As the UK’s modern economy transitions into a post-pandemic state, recovering from a significant financial downturn, businesses are seeking to secure their operations and minimise risk to secure their survival. Certain sectors have been affected more greatly than others, such as retail, hospitality, and travel, the results of which places an even greater pressure on similar businesses to ensure that costly events are minimised or altogether avoided.
While business security has always been a pursuit of successful enterprises, it is now a primary focus across the board. Both digital and traditional resources are being scrutinised to guarantee their short and long-term viability. Even relatively secure departments are under review. There are a number of high-risk areas of business, however, that deserve the most attention, those that, more than others, are most likely to encounter issues.
Often, the first port of call for security concerns is digital data. Software, especially cloud-based programs, are evaluated and updated for their potential vulnerabilities. It is, however, far more likely that employee and management error lead to various risks. Beyond data security compromises, human error also leads to financial and operational costs too.
To minimise human error requires a multifaceted approach. Reviewing training and more closely overseeing practices with checks and balances is, alone, not enough. Employee satisfaction should be a key focus too. This is because disgruntled employees are prone to less productivity, increased turnover, and a greater likelihood of error. Ensuring employee satisfaction has also been made a more essential consideration due to the international health crisis, placing greater pressure on individuals, as well as ongoing physical and mental health concerns.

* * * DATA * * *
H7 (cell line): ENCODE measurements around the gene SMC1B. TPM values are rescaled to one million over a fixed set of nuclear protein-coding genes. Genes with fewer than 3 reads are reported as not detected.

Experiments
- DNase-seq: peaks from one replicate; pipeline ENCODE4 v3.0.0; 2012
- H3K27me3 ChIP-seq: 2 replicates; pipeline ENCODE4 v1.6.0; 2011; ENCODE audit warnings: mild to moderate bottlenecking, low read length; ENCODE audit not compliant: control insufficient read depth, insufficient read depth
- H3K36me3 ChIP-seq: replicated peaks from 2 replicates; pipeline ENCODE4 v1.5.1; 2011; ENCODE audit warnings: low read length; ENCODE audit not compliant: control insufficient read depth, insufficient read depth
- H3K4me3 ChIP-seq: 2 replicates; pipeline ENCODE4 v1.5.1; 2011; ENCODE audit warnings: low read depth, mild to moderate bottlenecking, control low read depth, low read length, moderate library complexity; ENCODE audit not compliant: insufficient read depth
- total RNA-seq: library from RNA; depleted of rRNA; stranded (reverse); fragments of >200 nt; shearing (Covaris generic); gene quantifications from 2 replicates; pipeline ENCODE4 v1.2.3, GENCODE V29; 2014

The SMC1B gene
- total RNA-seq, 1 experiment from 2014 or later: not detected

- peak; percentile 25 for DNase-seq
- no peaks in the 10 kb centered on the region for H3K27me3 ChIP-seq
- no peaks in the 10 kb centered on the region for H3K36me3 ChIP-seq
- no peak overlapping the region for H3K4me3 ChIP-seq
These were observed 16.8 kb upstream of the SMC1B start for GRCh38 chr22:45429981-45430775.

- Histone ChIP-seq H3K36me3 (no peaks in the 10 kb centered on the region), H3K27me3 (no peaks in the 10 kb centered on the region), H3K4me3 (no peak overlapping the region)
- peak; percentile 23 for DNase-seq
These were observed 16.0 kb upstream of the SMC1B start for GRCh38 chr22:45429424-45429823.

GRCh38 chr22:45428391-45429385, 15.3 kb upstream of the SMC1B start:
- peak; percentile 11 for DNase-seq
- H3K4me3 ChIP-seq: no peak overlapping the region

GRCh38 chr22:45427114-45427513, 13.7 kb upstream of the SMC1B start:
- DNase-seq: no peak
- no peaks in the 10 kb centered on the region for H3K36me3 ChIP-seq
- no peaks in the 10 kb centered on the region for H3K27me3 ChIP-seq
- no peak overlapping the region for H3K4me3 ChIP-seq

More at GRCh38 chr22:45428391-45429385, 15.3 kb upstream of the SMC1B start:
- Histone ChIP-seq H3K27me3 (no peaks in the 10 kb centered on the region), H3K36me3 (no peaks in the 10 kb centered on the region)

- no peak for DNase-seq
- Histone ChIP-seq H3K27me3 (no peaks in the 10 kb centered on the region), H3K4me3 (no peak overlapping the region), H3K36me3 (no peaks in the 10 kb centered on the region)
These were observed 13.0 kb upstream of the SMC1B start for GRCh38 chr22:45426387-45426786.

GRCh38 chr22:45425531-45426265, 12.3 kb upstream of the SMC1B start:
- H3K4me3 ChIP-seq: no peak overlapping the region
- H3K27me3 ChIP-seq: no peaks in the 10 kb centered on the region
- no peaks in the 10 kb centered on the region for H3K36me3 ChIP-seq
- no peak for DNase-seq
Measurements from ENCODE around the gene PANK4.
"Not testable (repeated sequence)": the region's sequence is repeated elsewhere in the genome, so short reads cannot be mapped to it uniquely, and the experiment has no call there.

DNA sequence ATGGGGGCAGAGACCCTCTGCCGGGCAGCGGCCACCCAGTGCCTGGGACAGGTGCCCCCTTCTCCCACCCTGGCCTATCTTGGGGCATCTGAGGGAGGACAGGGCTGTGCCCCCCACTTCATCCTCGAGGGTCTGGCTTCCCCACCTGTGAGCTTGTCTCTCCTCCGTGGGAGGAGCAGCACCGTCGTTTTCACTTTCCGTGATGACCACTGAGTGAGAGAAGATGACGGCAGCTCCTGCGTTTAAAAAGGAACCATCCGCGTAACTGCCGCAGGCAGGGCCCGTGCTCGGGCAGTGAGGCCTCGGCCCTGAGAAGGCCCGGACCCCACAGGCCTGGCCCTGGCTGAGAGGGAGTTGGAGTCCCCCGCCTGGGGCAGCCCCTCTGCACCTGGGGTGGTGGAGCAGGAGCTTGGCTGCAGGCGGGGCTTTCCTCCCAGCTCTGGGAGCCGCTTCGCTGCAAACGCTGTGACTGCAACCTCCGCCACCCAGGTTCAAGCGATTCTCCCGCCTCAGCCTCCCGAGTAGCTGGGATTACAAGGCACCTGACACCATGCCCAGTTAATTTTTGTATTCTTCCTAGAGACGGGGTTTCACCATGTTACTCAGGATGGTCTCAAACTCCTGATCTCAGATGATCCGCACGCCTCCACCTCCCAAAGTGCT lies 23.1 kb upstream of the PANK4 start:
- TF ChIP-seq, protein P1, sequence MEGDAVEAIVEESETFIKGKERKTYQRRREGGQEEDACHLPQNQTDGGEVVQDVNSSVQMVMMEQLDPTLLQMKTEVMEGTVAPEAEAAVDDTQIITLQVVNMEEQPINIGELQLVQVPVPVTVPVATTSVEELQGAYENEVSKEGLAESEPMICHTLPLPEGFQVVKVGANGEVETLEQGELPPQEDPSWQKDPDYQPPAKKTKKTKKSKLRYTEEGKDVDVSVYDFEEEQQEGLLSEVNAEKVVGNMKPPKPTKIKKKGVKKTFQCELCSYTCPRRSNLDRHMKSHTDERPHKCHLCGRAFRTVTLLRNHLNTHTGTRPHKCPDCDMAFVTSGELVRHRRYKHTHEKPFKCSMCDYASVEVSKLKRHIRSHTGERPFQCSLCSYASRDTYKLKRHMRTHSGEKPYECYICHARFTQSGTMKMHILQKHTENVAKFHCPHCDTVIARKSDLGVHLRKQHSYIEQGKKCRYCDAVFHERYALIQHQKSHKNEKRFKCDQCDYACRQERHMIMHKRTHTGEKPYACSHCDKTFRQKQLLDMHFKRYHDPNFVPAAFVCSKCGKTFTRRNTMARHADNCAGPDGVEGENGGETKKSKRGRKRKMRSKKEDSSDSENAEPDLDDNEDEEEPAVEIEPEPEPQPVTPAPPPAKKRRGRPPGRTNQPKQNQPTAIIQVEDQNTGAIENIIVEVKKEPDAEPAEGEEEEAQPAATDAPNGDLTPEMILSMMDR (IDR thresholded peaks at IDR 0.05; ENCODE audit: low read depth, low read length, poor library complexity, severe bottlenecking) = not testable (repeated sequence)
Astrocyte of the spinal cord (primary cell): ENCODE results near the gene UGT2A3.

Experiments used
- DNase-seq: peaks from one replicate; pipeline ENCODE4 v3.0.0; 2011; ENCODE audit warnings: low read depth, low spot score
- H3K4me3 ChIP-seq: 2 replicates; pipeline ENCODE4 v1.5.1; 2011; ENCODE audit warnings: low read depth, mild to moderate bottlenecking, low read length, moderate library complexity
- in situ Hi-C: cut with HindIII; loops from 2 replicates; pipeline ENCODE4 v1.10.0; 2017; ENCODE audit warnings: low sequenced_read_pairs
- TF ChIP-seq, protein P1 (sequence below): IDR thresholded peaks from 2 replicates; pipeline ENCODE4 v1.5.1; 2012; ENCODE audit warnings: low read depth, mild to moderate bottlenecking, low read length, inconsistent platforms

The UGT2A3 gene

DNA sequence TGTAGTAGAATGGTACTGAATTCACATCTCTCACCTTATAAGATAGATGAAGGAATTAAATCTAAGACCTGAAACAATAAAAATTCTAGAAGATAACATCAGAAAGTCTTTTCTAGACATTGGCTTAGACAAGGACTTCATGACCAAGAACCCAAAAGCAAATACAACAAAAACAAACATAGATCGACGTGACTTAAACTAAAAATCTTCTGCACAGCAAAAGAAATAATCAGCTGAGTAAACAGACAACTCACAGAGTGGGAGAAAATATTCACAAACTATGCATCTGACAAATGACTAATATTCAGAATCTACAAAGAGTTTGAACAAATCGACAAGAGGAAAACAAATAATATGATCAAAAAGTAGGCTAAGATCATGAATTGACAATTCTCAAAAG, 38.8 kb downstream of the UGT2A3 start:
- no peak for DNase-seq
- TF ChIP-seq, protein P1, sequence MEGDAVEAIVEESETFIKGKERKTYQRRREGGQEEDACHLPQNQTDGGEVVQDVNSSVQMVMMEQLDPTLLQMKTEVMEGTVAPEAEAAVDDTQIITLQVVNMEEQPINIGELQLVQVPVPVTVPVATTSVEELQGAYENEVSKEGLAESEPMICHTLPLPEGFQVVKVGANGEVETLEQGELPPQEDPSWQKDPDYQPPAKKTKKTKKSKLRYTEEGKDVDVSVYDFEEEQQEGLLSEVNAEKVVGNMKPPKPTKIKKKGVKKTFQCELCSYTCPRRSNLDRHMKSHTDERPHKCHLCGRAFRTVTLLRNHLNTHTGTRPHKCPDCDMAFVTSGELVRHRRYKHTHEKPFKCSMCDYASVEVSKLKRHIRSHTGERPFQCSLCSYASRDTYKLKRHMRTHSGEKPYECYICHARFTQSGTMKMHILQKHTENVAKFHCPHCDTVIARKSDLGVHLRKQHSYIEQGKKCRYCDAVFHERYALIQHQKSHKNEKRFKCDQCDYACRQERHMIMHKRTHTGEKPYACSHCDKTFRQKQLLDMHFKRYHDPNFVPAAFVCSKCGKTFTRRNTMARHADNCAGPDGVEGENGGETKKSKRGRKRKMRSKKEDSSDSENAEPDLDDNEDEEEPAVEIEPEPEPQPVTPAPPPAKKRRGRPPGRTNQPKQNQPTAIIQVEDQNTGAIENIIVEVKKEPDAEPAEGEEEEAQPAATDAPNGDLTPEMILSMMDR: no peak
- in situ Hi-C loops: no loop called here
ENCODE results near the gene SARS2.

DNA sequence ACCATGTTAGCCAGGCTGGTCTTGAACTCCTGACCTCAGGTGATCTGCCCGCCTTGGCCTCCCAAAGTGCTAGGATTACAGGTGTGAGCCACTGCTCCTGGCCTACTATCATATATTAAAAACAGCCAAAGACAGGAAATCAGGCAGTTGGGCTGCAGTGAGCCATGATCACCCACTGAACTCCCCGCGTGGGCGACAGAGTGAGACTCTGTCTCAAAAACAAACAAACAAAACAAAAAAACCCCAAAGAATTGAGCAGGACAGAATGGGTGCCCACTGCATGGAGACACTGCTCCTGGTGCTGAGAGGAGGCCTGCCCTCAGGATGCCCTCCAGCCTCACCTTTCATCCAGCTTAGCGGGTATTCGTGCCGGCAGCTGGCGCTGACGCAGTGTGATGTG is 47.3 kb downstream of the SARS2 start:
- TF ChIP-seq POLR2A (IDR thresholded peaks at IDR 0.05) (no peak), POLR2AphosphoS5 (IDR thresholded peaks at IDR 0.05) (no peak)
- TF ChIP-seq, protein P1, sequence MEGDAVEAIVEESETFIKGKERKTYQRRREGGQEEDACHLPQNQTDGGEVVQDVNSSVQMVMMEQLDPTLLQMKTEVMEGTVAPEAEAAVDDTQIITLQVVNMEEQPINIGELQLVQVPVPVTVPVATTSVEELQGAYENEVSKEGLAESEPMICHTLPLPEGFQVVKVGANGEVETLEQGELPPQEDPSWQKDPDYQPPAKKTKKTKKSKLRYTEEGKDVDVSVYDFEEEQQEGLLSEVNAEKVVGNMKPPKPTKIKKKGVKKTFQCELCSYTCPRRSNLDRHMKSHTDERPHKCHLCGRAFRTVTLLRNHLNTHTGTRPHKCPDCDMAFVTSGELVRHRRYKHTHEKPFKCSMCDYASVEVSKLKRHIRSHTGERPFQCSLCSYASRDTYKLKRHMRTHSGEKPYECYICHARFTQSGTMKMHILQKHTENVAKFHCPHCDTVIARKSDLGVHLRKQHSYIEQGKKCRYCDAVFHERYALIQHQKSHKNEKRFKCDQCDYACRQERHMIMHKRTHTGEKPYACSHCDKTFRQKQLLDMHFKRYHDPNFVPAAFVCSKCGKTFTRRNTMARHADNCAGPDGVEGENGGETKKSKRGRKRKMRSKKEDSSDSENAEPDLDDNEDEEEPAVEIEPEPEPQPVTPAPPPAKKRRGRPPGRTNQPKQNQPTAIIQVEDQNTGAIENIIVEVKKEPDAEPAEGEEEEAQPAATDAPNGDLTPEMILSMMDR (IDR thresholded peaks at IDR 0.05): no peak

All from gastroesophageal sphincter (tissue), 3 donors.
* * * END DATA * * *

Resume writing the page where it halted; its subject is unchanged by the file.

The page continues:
Managing your employees’ wellbeing and satisfaction can be orchestrated through many departments. Payroll services, for example, ensure that employee salaries are paid on time and without error, relieving staff of potential stress. Workplace counselling services have been demonstrated to create a more accepting environment, one with fewer days of illness since staff with mental health issues are likely to request time off (often disguising their ailments as physical to avoid stigma).
Cultivating workplace culture is one of the most important employee retention strategies. By creating a satisfactory and enjoyable professional environment, employees are more likely to enjoy their work and remain loyal to the company, instead of seeking a novel or more appealing position elsewhere. Progression is also a significant factor in such a successful environment, allowing employees the knowledge that they are more likely to be considered for training and promotion, which, in turn, encourages their loyalty and job satisfaction.
While the importance of human resource management is hard to overstate, there are, indeed, digital considerations to take into account too. Software, while reliable, is often left to stagnate. To ensure ongoing security, it must be regularly reviewed and updated, not only to eliminate potential breaches but also to support its own efficiency. As programs and hardware are updated, they also provide an appropriate opportunity to retrain and reengage employees with their operation to develop familiarity.